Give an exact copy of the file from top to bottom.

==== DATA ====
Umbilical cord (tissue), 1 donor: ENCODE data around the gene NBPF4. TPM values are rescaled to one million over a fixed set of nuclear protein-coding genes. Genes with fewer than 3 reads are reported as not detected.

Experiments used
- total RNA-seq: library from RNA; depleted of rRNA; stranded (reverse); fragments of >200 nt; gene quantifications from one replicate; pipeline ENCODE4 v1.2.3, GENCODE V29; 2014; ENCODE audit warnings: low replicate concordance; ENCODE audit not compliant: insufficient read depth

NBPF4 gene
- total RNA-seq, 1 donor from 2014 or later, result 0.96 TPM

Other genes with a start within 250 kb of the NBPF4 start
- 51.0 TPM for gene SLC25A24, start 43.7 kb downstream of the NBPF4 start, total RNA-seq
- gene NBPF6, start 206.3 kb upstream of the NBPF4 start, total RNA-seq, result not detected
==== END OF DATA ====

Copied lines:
Umbilical cord (tissue), 1 donor: ENCODE data around the gene NBPF4. TPM values are rescaled to one million over a fixed set of nuclear protein-coding genes. Genes with fewer than 3 reads are reported as not detected.

Experiments used
- total RNA-seq: library from RNA; depleted of rRNA; stranded (reverse); fragments of >200 nt; gene quantifications from one replicate; pipeline ENCODE4 v1.2.3, GENCODE V29; 2014; ENCODE audit warnings: low replicate concordance; ENCODE audit not compliant: insufficient read depth

NBPF4 gene
- total RNA-seq, 1 donor from 2014 or later, result 0.96 TPM

Other genes with a start within 250 kb of the NBPF4 start
- 51.0 TPM for gene SLC25A24, start 43.7 kb downstream of the NBPF4 start, total RNA-seq
- gene NBPF6, start 206.3 kb upstream of the NBPF4 start, total RNA-seq, result not detected